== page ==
During this period, the rate of decrease of energy intensity in the EU-28 has been rather constant. The 1990-2005 period is characterised by relatively high economic growth and the more moderate growth of gross inland energy consumption. The 2005-2014 period, however, is characterised by lower economic growth and decreasing gross inland energy consumption. As a result, the rate of decrease of energy intensity is rather similar in both periods .
In all EEA member countries  energy intensity decreased between 2005 and 2014, except for Estonia, Iceland and Turkey. The largest decreases were observed in central and eastern European countries (e.g. Lithuania, Romania and Slovakia) because of changes in their economic structure .
 The 33 EEA member countries include the 28 European Union Member States together with Iceland, Liechtenstein, Norway, Switzerland and Turkey.
The consumption of renewable energy continued to increase in 2014. The amount of renewable energy as a share of gross final energy consumption in the EU-28 countries reached 16.0 % in 2014, representing 80 % of the EU's 20 % renewable energy target for 2020. Renewable energy contributed 17.7 % of gross final energy consumption for heating and cooling, 27.5 % of final electricity consumption and 5.9 % of transport fuels consumption in 2014.
In 2014, 27 Member States (i.e. all except the Netherlands) met or exceeded their indicative targets set under the Renewable Energy Directive (RED), while 22 Member States (i.e. all except France, Ireland, Malta, the Netherlands, Poland and Portugal) reached or exceeded the indicative trajectories set in their National Renewable Energy Action Plans (NREAPs).
In 2014, nine countries ( Bulgaria, Croatia, the Czech Republic, Estonia, Finland, Italy, Lithuania, Romania and Sweden ) managed to reach their binding renewable energy share targets for 2020 set under the RED .
In 2014, low-carbon energy sources (renewables and nuclear energy) continued to dominate the electricity mix for the second year in a row, together generating more power than fossil fuel sources.
In 2014, fossil fuels were responsible for 42 % of all gross electricity generation, a decrease of 25 % compared with 1990 across the EU-28 .
By way of contrast, the share of electricity generated from renewable sources is growing rapidly and reached more than one quarter of all gross electricity generation in the EU-28 (29 % in 2014 ), more than twice as much as in 1990. As such, renewable sources generated more electricity in 2014 than nuclear sources or coal and lignite.
Nuclear energy sources contributed roughly one quarter of all gross electricity generation in 2014 (27.5 %).
Final electricity consumption (the total consumption of electricity by all end-use sectors plus electricity imports and minus exports) has increased by 25 % in the EU-28 since 1990, at an average rate of around 0.9 % per year (see ENER 016). In the EU-28, the strongest growth was observed in the services sector (2.5 % per year), followed by households (1.1 % per year).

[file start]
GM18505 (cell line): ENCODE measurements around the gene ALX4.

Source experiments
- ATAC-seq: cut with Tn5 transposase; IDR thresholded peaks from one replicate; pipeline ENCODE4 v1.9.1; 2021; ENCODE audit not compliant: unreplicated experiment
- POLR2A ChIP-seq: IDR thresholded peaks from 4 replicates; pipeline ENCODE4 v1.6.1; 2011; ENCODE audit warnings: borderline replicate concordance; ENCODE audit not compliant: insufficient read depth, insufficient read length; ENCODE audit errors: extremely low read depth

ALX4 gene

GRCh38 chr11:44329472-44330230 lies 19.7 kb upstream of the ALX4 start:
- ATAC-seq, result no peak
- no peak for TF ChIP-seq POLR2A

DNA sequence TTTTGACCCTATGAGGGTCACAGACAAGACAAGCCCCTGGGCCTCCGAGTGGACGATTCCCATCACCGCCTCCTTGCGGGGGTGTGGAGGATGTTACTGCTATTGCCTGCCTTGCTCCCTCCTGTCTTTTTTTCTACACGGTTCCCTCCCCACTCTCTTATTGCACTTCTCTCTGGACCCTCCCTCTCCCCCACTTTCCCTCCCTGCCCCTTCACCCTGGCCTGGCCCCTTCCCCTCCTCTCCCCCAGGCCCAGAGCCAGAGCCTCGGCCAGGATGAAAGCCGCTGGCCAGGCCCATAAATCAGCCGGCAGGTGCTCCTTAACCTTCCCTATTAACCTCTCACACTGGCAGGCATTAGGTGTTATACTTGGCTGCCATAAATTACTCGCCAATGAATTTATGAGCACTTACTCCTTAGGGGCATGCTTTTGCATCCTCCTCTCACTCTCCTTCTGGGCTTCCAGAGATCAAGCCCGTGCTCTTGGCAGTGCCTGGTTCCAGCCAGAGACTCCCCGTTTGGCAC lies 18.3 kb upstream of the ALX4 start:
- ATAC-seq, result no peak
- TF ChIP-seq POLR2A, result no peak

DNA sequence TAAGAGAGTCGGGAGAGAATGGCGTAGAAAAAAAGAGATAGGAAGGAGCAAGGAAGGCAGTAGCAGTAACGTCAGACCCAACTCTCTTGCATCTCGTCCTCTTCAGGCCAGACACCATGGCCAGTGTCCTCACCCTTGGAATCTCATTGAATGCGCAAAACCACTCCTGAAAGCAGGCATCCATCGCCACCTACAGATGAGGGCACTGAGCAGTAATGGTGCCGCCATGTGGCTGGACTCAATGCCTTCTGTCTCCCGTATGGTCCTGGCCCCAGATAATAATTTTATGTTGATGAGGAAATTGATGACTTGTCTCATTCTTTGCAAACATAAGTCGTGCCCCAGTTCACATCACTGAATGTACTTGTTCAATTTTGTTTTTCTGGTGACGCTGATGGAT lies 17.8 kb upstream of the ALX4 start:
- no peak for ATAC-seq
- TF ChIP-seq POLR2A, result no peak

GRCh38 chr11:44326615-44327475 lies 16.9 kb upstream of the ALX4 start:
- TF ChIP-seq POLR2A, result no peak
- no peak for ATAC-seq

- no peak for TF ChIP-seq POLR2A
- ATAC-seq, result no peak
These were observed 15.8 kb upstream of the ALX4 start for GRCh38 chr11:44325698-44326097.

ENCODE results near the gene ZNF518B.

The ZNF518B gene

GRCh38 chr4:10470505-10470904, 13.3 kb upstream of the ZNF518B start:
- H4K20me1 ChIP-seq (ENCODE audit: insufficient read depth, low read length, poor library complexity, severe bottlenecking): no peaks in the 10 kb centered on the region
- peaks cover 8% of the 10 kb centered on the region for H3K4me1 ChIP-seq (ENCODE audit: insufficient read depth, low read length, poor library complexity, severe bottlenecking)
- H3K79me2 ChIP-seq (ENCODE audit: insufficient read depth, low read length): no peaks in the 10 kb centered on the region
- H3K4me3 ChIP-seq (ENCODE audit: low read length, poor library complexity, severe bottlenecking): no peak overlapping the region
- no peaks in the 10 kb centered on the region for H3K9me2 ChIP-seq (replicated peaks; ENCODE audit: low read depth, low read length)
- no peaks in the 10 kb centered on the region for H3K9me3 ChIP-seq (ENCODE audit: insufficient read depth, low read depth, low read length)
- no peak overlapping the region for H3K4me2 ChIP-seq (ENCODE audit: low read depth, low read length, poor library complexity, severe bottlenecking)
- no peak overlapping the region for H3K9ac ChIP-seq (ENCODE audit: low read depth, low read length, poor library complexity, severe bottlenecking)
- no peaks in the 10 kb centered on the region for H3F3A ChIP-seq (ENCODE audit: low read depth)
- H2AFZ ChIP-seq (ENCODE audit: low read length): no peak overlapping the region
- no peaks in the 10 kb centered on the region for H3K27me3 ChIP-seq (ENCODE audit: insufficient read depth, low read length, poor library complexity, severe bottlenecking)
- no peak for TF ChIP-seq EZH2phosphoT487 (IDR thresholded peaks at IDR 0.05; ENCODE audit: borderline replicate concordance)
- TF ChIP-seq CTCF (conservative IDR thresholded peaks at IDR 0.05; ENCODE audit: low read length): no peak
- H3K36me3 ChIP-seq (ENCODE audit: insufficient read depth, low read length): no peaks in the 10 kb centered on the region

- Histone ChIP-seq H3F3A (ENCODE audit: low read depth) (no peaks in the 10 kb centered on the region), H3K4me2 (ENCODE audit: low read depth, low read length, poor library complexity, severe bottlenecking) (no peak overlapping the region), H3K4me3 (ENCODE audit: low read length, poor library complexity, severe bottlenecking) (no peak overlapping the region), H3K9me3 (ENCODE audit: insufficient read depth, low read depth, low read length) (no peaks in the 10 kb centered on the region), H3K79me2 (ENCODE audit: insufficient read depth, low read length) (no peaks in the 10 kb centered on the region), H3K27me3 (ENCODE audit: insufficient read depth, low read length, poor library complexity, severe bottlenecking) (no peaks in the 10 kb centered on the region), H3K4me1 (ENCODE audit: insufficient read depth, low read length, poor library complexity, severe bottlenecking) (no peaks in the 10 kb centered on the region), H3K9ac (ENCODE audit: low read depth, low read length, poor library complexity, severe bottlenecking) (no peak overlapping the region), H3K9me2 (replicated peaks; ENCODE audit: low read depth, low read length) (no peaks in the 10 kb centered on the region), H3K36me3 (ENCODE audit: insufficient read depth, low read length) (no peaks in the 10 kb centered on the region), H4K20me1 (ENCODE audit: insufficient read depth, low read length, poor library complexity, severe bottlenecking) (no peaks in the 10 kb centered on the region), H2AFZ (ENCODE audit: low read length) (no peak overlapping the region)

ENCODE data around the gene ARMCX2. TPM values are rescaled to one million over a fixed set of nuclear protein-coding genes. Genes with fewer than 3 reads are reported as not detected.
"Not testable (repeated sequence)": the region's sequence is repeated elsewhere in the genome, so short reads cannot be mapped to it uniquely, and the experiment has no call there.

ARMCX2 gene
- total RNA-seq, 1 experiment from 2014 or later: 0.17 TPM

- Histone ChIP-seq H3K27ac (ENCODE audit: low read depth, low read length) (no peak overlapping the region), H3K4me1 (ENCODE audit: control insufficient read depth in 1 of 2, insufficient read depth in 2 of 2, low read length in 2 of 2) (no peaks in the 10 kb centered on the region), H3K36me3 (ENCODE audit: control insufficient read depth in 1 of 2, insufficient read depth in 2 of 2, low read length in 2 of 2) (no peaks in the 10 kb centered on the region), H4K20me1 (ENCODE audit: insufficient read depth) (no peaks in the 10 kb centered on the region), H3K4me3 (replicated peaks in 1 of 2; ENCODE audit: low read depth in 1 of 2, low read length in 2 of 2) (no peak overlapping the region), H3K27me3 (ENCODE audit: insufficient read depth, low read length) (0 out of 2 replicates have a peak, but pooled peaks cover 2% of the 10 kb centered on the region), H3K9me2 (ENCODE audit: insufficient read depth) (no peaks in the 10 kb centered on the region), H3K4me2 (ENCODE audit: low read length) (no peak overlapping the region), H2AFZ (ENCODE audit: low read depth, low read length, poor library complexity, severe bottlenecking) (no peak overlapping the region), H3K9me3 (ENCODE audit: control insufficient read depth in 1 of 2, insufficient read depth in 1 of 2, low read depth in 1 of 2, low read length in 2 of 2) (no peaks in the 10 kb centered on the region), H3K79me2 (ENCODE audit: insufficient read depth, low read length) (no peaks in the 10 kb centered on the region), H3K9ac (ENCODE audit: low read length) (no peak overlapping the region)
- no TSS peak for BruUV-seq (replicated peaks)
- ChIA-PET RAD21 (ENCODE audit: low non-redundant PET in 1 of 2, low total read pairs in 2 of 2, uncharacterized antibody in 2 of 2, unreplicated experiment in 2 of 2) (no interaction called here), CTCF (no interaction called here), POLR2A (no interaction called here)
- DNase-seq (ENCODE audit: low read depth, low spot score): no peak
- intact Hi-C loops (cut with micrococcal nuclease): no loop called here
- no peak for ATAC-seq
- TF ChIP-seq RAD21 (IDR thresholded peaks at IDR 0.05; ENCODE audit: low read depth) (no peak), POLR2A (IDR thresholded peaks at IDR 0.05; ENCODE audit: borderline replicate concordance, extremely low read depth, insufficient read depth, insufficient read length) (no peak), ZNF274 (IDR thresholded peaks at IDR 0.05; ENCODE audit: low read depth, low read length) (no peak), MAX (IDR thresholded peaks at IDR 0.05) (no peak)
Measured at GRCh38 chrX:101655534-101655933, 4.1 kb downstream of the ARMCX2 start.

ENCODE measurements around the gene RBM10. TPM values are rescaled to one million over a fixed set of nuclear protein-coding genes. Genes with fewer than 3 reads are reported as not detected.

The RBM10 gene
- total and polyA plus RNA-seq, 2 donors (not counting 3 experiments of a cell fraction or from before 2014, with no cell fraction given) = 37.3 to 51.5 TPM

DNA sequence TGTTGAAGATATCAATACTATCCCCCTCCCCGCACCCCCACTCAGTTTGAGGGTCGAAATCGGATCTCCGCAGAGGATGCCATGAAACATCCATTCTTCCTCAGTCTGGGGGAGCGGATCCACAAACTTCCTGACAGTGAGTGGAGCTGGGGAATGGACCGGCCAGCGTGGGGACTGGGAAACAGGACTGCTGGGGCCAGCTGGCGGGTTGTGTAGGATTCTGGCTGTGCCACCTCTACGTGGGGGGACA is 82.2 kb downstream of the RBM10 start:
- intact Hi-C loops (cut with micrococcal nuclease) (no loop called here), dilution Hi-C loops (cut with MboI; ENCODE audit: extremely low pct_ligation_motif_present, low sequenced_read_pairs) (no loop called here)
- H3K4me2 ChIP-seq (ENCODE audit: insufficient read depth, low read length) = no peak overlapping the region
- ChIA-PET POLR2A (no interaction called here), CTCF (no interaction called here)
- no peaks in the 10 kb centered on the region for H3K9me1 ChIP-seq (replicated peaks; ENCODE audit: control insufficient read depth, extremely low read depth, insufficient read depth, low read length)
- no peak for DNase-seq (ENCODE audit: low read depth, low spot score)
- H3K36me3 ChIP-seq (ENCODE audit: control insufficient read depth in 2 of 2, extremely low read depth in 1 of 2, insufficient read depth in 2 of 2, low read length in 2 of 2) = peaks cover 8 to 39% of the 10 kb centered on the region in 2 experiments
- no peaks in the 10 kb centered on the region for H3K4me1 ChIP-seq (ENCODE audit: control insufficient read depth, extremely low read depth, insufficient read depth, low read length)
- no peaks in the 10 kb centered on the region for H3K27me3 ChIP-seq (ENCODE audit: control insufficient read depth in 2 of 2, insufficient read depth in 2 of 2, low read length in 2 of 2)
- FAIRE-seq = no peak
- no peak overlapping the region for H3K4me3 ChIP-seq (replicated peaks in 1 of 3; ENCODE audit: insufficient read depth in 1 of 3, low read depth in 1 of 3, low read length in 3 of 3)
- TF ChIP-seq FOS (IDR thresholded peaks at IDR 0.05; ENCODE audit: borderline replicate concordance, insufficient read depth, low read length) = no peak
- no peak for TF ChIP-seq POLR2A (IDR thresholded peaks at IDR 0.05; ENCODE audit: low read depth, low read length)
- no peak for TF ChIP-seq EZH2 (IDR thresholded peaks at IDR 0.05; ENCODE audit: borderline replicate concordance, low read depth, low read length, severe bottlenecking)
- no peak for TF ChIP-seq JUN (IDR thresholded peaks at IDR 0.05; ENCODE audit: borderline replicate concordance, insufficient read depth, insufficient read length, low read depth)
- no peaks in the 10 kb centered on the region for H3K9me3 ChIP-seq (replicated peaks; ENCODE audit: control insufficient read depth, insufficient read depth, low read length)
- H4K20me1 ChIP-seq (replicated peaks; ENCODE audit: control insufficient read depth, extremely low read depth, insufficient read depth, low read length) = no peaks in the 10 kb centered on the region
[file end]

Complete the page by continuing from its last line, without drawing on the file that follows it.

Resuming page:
With regard to the non-EU EEA countries, between 1990 and 2014 electricity generation increased by an average of 6.5 % per year in Turkey, 6.3 % per year in Iceland and 0.5 % per year in Norway.
In 2014, primary energy consumption in the EU-28 countries amounted to 1 507 million tonnes of oil equivalent (Mtoe), 1.6 % above the 2020 target. Between 2005 and 2014, primary energy consumption in the EU-28 countries decreased by 12 % due to energy efficiency improvements, the increase of the share of energy from hydro, wind and solar photovoltaics, the economic recession and climate warming. Based on EEA preliminary estimates, in 2015 EU-28 primary energy consumption was 1525 Mtoe. This represents a 1.2 % increase compared with 2014.
Fossil fuels (including non-renewable waste) continued to dominate primary energy consumption in the EU-28, but as a proportion of total primary energy consumption, they fell from 77.8 % in 2005 to 71.6 % in 2014. The proportion of renewable energy sources almost doubled over the same period, from 7.1 % in 2005 to 13.4 % in 2014, increasing at an average annual rate of 5.8 % per year between 2005 and 2014. The proportion of nuclear energy in primary energy consumption was 15.0 % in 2014.
Between 2005 and 2014, the efficiency of public conventional thermal power plants more or less stabilised in the EU-28 at around 48 %. In the non-EU EEA countries, this efficiency dropped to 44 %.
The efficiency of electricity and heat production from autoproducer conventional thermal power plants in the EU and non-EU EEA countries decreased by about 2.5 percentage points, from 59.4% in 2005 to 56.9% in 2014.
Between 1990 and 2014, final energy efficiency increased by 28 % in the EU-28 countries at an annual average rate of 1.4 % per year. This was driven by improvements in the industrial sector (+1.8 % per year) and households (+1.7 % per year). Improvement rates were lower in the service sector (+1 % per year) and the transport sector (+0.9 % per year). Half of the efficiency gains achieved through technological innovation in the household sector have been offset by an increasing number of electrical appliances being used and larger homes.
The annual energy consumption in transport in the EEA-33 grew by 38 % between 1990 and 2007. However, the economic recession caused a subsequent decline in transport demand leading to an 8 % decrease in the related energy demand between 2007 and 2014. Nevertheless, between 1990 and 2014, there was a 27 % net growth in the energy consumption in transport in the EEA-33.